As you walk through the trails of UCSC’s campus, you hear a sudden stir in the dense forestry. You stop and think, “It’s probably just another deer. Maybe a raccoon, or even a coyote.”

But what if it was something stranger? 

For centuries, we’ve come up with myths and legends explaining observations that stretch our sense of reality. A cryptid is born when a creature is popularized by local folklore and claimed to exist based on eyewitness accounts, but ultimately remains unconfirmed. When Puerto Rico has the Chupacabra, Scotland has the Loch Ness Monster, it raises the question: What cryptids do we have here in Santa Cruz? 


A cousin to the famous Bigfoot, Largehand is a giant hominid localized to the Santa Cruz area. Reported to walk upright on its hind legs, the creature is roughly seven feet in height when fully matured with a stocky, ape-like build. The creature is covered in shaggy black hair except over its small, pointed face. Largehand and Bigfoot share many similarities in size and composition. However, the key distinguishing feature between the two is the relative sizes of their hands and feet. While Bigfoot is known for its large footprint, Largehand’s defining characteristic is its disproportionately large hands. When standing tall, its bulky hands begin at its waist with fingers dangling down several feet to the ground. This helps distinguish its footprints from those of other creatures. Evidence of Largehand’s knuckles dragging through the dirt is seen with every step as large continuous grooves in the ground.


Largehand is most commonly spotted at the Pogonip meadow or surrounding forest on Sunday mornings, especially following weekends of high party activity. Largehand is always seen maintaining the meadow, cleaning up trash and contraband left behind from the night before. Largehand is a gentle creature, only becoming hostile when it catches someone littering.

Sock Serpent

Sock serpents are a small, semi-aquatic pest notorious for disrupting laundry day. When laying flat with their flippers outstretched, these miniature serpents measure up to seven inches in length and four inches in width. Their long necks account for just under half their length. At the base of their necks are gills they can utilize when submerged in the soapy water of a laundry machine. Sock serpents have adapted thick, leathery skin to protect them from harsh detergents and turbulent spin cycles. Their skin is usually white or silver with a metallic sheen, which camouflages them as they hide in the back of washers or dryers. Sock serpents are characterized by their appetite for clothing. For this reason, they have developed long, pointed teeth to easily shred fabric.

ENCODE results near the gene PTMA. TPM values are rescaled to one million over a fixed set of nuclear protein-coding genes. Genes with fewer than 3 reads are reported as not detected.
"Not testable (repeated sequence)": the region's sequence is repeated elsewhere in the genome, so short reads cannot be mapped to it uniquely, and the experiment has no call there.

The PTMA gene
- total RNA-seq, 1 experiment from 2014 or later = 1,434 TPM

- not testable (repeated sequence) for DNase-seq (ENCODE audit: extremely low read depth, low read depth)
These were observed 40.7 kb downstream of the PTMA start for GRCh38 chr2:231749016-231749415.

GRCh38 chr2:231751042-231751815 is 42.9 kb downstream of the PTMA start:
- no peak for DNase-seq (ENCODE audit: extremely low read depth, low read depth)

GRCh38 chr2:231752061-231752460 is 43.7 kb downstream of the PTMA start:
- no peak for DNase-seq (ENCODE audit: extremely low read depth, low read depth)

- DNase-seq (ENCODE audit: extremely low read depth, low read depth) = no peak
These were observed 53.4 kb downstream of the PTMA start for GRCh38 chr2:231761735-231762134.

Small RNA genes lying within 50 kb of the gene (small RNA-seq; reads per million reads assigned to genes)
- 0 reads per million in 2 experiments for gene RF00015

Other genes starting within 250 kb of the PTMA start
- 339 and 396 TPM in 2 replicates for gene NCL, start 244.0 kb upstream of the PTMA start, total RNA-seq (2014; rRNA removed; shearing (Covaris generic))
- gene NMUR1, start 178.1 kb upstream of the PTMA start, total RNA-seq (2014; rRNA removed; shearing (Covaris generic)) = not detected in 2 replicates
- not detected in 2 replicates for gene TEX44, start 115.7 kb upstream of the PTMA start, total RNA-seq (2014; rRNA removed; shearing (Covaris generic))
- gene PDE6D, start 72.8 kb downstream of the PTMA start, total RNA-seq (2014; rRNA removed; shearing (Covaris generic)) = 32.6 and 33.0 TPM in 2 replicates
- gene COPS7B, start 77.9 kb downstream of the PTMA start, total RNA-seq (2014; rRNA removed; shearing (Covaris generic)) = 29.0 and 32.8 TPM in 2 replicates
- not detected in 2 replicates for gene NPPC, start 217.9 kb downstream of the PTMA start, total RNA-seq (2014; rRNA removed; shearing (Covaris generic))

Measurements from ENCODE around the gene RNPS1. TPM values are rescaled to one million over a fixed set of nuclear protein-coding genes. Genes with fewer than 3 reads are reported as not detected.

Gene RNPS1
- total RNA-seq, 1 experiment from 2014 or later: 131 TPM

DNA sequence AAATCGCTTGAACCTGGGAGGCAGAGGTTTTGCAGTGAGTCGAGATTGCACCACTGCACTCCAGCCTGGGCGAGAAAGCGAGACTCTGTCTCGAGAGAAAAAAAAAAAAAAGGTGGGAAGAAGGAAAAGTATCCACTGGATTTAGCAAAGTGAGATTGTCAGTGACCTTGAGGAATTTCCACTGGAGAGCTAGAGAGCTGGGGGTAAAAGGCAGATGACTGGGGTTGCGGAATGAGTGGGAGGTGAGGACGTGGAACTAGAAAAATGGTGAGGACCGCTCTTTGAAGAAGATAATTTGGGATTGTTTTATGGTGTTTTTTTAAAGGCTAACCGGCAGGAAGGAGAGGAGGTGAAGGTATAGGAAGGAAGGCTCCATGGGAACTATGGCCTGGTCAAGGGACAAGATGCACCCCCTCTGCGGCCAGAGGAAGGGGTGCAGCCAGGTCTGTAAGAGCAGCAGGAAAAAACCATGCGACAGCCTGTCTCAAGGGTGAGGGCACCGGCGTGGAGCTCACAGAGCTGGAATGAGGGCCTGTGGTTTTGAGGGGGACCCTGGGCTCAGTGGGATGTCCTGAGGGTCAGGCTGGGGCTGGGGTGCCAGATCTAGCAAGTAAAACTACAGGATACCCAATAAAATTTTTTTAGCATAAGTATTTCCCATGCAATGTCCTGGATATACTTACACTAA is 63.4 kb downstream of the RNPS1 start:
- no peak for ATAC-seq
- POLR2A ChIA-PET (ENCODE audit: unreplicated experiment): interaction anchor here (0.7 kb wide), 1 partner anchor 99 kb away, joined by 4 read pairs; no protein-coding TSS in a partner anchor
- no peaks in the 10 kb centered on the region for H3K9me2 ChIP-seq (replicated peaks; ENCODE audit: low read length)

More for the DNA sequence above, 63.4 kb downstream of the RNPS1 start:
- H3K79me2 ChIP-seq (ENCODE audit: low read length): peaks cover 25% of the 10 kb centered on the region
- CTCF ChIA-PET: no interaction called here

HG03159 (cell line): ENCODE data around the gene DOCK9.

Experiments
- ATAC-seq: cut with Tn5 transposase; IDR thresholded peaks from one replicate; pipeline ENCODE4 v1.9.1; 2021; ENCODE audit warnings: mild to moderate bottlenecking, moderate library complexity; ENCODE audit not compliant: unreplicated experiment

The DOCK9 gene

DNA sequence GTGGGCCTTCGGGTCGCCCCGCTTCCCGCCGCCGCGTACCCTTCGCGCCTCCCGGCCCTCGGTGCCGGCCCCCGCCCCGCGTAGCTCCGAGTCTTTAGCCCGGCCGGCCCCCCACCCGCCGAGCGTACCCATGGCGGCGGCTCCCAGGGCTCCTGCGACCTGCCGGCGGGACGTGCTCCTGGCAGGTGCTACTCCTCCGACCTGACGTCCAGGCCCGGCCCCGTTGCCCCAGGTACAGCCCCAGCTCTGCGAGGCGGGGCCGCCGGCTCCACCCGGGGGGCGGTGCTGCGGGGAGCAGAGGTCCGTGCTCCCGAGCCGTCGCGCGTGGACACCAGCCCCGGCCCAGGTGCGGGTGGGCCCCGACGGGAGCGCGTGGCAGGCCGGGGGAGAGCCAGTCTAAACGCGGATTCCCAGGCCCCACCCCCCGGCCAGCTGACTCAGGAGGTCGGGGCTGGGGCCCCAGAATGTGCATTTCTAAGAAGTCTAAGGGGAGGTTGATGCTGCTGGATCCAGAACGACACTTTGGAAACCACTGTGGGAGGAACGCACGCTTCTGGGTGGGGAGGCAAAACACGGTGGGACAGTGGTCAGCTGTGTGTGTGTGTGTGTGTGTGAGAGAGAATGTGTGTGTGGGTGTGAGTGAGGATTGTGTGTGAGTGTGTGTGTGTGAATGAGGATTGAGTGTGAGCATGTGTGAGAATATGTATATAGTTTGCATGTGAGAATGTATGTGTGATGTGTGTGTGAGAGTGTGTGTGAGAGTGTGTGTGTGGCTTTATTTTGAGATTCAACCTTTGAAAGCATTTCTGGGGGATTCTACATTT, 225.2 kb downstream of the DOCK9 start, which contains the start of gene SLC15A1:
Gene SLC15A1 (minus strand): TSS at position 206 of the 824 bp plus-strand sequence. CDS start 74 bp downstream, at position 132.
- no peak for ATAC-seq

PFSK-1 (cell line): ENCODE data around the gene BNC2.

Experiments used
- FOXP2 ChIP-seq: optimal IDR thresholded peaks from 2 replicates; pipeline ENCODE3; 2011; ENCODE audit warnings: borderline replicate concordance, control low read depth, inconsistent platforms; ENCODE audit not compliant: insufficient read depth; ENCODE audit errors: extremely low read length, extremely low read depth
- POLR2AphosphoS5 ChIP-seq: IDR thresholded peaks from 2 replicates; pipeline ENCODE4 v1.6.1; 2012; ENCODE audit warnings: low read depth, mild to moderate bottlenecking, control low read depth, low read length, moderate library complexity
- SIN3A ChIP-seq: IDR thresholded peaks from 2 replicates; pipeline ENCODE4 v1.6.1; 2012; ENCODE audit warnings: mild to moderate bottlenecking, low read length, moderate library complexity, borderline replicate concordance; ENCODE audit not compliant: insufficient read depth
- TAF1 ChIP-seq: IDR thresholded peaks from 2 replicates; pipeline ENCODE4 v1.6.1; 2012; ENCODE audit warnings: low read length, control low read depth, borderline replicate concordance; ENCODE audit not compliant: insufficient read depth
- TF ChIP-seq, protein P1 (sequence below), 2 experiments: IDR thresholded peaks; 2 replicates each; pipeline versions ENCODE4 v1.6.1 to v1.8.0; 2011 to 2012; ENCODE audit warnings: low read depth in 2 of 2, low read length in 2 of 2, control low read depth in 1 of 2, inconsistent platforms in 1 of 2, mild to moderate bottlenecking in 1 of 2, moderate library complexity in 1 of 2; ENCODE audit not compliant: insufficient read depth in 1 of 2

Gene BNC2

While physical sightings of the Sock serpent have been few and far between, evidence of their feedings is seen nearly every day. Sock serpent feedings are often interpreted as the disappearance of garments such as socks, gloves, and face masks from laundry. While it prefers these bite-sized articles of clothing, serpents are also known to nibble on larger knitted materials, often fraying sweaters and other delicate clothes.

Mammoth Slug

Mammoth slugs are giant terrestrial gastropods related to the commonly-known banana slug. They can grow to be as long as 30 feet from tail to antenna and weigh as much as five tons. These enormous slugs are usually yellow with occasional brown or black spots, and move at a rate that can only be defined as “sluggish.” They slither by contracting and expanding the large muscles of their foot, producing several gallons of slime per minute to help aid in motion. Despite having eyes the size of basketballs, these creatures exhibit very poor eyesight, only able to perceive light and simple shapes.


Mammoth slugs like to roam in the wide-open space of the Lower Quarry. They are commonly seen crossing the road on weekdays at times of peak traffic. Mammoth slug experts, or mammothrologists, hypothesize that slug crossings account for most delays in campus bus schedules. Due to the size and general shape of the buses passing through lower campus, juvenile Mammoth slugs sometimes confuse these vehicles with their mothers. The slugs will then continuously obstruct the bus’s path in order to be near it.

Two-Headed Turkey

Two-headed turkeys are elusive birds born out of a genetic mutation in the common bronze turkey. The average two-headed turkey stands 48 inches tall and can weigh up to 18 pounds. When observed from afar, they are often mistaken as two separate birds standing close together. However, as its name would suggest, this creature is one turkey with two heads. Despite its odd appearance, the two-headed turkey has been able to survive in the gene pool because the two heads offer twice the peripheral vision to help it better evade predators.


So far, two-headed turkeys have only been spotted near McHenry Library and the Science and Engineering Library. Researchers predict that since a single bird carries and shares twice the brain matter, they exhibit more curiosity than normal turkeys and thus like to be near large sources of information. Two-headed turkey sightings have been said to bring good luck in academics. For instance, a student who spots one of these turkeys while studying will ace all of their finals.